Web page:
What is hormone replacement therapy? Is it dangerous? Does it cause cancer?
There are a ton of myths out there about HRT (hormone replacement therapy), so let’s break it down.
✍️ The facts: During menopause, the body’s production of key hormones, namely estrogen and progesterone, naturally declines. HRT is a medication that’s often prescribed to treat many of the symptoms caused by this shift. It supplies estrogen, progesterone, or a combination of the two to balance out the decreasing levels of hormones produced by the ovaries. HRT comes in many forms – creams, gels, skin patches, oral medications, vaginal tablets, and more.
😮 The controversy: In 2002, the Women’s Health Initiative published a study suggesting that HRT can lead to a higher risk of breast cancer, heart disease, and blood clots. The media hyped the findings and alarmed the public, including women and their doctors. However, subsequent studies found several significant problems with the WHI methodology and the interpretation of their findings. Specifically, the study recruited older and less healthy women, skewing the results (which were also published prematurely), and THEN overgeneralized to apply to all women and all types of HRT. Despite this, the bad reputation stuck, and millions of women remain confused about HRT’s risks and benefits.
🧠 The evidence: Since 2002, hundreds of follow-up studies and clinical trials have been conducted by reputable institutions on the safety and efficacy of HRT for treating menopause symptoms. Today, the North American Menopause Society (NAMS) considers HRT to be safe and effective for most women, especially when started prior to age 60 or within 10 years of menopause.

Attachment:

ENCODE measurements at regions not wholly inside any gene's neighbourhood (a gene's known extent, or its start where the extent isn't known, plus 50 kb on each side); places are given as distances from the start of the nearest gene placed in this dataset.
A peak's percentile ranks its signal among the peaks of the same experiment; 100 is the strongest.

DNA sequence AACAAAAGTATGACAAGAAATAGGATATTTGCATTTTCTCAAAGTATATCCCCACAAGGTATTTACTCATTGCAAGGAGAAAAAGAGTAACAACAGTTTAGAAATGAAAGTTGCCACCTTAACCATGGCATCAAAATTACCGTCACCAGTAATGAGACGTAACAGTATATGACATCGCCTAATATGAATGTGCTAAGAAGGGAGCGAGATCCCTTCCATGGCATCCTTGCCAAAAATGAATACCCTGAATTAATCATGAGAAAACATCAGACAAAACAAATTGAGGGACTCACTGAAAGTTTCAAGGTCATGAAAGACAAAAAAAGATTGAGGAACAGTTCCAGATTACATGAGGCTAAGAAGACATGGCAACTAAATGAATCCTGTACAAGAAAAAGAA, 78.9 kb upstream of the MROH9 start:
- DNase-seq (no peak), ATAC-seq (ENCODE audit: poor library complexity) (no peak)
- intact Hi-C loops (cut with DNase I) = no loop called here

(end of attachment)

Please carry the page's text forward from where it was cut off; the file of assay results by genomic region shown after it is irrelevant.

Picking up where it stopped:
💜 Our take: HRT is one of several powerful tools in our toolbox of evidence-based menopause solutions. Not everyone can (or wants to) take HRT, and non-hormonal options exist as well. All medications have risks and benefits, and when it comes to HRT, it’s especially important to have an informed discussion with a provider trained in menopause. Together, you can review the risks and benefits specific to your health history and symptoms and come up with a plan that best meets your needs.
Interested in taking a deeper dive? Check out our full Elektra Guide to HRT, written with Dr. Lila Nachtigall, a founder and past president of the North American Menopause Society.
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This cult-classic sunscreen is a great option, especially if you’re experiencing menopausal skin sensitivity or acne. It’s fragrance-free, has an SPF of 46, and offers UVA and UVB protection.
*We’re not paid to feature these products.We just like them and think you may like them too.